And politicians are now looking at retail investors to determine if they are manipulating the markets. I predict that this will end in new regulatory changes to “protect” us retail investors from any speculative behavior.

And, of course, the hedge funds are crying foul due to the sting of losing billions. But the real focus should be on the hedge fund activity and naked short selling.

I doubt that will happen. After all, the new U.S. Treasury Secretary, Janet Yellen, received $810,000 of speaking fees from none other than Citadel over the last couple of years.

I suspect that the old saying will ring true…

“Don’t bite the hand that feeds you.”

Now let’s turn to today’s insights…

Microsoft joins the self-driving fray…

In an interesting move, Microsoft just invested $2 billion into Cruise at a $30 billion valuation.

To bring newer readers up to speed, Cruise is the self-driving division of General Motors (GM). GM acquired Cruise for $581 million back in 2016. At the time, Cruise was valued at around $1 billion.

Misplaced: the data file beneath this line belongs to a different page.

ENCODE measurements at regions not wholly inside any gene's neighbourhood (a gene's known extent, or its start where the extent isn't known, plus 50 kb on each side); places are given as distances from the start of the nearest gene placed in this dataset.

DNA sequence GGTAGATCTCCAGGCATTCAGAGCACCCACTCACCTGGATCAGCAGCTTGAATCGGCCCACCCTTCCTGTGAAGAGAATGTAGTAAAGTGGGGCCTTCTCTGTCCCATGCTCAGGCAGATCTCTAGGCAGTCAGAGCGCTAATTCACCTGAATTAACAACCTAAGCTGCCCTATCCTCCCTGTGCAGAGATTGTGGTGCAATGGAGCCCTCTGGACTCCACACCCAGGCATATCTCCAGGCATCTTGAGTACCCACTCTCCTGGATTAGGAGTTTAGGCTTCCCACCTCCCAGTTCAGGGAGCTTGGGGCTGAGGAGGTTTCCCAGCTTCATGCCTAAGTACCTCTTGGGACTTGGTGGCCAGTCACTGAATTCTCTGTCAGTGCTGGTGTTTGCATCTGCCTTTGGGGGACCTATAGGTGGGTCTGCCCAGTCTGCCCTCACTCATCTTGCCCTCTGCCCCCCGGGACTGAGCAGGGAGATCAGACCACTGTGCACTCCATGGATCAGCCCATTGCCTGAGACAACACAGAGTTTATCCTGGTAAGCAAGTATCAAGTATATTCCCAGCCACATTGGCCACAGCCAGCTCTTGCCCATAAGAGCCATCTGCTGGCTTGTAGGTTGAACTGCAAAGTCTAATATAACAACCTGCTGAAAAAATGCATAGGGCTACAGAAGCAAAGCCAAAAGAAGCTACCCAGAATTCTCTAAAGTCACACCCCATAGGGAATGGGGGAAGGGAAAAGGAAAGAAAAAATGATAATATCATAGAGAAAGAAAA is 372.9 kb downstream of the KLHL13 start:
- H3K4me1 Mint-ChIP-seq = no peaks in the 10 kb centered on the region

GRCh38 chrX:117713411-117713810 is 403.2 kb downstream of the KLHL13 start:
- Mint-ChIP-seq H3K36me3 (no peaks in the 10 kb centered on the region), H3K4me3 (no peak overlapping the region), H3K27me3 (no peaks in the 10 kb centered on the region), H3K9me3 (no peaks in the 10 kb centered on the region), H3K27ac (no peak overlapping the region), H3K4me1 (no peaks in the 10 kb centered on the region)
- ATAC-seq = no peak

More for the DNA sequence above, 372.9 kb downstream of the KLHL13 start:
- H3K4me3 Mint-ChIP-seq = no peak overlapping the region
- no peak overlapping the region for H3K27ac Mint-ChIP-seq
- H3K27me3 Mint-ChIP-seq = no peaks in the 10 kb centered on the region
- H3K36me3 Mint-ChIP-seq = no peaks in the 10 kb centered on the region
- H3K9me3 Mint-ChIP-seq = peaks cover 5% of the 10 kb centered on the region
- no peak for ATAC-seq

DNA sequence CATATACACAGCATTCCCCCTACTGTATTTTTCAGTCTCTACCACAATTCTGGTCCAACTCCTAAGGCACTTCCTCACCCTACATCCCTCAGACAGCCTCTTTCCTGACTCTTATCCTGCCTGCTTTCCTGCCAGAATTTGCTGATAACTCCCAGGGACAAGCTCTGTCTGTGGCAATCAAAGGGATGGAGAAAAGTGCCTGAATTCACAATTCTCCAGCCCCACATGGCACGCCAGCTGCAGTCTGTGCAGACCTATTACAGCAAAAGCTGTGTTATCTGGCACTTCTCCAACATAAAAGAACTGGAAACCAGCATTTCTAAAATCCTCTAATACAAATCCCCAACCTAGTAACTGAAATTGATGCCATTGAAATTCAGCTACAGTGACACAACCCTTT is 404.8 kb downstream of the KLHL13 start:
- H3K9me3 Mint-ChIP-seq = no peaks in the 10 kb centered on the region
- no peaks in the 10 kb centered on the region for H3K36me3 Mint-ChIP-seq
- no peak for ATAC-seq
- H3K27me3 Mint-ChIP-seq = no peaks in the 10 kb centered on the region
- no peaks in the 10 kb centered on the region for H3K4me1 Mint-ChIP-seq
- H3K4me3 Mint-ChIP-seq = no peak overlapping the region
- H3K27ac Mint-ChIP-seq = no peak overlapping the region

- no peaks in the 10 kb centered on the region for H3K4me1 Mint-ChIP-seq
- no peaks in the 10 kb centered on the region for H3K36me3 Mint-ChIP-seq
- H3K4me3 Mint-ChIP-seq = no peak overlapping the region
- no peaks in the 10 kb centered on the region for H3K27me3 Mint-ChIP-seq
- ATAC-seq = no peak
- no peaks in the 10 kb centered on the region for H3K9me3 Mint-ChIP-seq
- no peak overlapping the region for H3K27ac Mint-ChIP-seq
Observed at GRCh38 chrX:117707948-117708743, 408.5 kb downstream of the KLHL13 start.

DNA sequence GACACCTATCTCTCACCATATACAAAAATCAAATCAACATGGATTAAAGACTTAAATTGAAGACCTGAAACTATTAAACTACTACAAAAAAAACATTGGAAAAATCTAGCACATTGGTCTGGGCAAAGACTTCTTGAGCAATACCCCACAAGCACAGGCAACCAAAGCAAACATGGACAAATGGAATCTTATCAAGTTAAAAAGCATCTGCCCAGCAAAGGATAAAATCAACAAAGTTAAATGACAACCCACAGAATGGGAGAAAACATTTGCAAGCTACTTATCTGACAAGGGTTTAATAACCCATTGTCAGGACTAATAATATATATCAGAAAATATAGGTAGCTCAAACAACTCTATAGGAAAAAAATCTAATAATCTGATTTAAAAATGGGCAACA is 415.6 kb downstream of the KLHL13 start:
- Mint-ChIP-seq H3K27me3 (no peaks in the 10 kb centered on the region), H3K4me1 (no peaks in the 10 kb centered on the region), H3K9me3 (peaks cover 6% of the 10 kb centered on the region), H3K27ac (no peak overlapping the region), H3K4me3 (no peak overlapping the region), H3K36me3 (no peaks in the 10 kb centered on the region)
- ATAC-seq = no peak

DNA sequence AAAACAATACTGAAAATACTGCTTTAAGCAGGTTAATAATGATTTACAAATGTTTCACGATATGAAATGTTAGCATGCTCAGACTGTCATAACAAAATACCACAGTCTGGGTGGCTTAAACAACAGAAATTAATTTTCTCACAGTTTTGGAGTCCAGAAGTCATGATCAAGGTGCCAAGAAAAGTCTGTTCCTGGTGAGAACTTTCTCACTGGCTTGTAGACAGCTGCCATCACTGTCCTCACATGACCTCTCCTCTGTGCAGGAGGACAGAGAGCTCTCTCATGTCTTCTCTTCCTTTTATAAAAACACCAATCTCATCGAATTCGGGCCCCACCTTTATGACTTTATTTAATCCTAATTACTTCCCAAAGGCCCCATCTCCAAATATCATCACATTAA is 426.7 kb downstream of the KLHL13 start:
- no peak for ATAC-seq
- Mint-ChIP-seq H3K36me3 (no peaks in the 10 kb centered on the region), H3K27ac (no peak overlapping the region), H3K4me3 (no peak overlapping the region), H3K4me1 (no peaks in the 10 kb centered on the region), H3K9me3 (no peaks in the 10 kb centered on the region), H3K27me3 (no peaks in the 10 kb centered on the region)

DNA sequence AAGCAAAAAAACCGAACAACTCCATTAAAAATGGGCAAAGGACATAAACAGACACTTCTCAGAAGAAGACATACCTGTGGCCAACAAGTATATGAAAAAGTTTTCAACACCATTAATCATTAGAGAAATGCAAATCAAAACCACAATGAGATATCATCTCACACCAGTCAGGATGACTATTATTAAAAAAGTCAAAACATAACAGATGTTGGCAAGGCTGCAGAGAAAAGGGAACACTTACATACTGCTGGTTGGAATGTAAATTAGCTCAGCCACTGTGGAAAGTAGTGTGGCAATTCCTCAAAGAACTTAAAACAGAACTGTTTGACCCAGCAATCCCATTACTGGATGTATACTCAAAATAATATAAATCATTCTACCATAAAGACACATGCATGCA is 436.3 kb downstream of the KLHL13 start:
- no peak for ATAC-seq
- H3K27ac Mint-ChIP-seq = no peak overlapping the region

But GM didn’t retain 100% ownership of the early stage company. Instead, GM allowed several other companies – including Honda and SoftBank – to invest in Cruise.

As we have discussed, this was a smart move. I suspect Cruise would have been strangled had GM retained 100% control. Outside investment gave it a certain level of autonomy.

And that brings us back to Microsoft. By investing at a $30 billion valuation, Microsoft is getting in at a valuation that is 30 times higher than where GM acquired Cruise four and a half years ago. Why would it do this?

On the surface, Microsoft is simply buying business.

Per the partnership agreement, Cruise will begin using Microsoft’s Azure as its “preferred” cloud services provider. That means Cruise is going to turn around and give some of this investment right back to Microsoft to pay for cloud services. I’m not sure that I would call that winning new business. I think of that as just buying business and giving away free services.